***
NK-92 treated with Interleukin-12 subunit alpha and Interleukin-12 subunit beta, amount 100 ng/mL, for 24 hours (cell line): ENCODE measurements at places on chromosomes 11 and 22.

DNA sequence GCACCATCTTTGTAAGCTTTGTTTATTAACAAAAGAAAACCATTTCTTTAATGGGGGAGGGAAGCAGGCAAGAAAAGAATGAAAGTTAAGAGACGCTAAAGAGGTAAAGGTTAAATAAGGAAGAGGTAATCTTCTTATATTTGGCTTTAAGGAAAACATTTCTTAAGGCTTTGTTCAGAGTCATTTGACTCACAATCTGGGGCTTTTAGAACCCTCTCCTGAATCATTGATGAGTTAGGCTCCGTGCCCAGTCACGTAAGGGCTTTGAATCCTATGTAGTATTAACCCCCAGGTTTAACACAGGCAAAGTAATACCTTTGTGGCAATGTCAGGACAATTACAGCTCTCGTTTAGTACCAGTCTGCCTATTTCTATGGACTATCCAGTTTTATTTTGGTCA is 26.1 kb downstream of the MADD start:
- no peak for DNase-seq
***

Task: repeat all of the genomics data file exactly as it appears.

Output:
NK-92 treated with Interleukin-12 subunit alpha and Interleukin-12 subunit beta, amount 100 ng/mL, for 24 hours (cell line): ENCODE measurements at places on chromosomes 11 and 22.

DNA sequence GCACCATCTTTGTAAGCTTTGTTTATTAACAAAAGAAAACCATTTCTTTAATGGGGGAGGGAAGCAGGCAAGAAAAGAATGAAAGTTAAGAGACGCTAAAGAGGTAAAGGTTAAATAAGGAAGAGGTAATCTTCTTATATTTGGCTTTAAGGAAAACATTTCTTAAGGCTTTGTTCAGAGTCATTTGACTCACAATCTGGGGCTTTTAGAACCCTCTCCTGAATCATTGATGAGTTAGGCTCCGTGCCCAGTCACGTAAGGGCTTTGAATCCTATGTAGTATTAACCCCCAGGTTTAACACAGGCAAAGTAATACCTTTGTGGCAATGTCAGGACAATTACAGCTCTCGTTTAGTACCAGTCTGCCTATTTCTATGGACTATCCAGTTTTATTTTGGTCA is 26.1 kb downstream of the MADD start:
- no peak for DNase-seq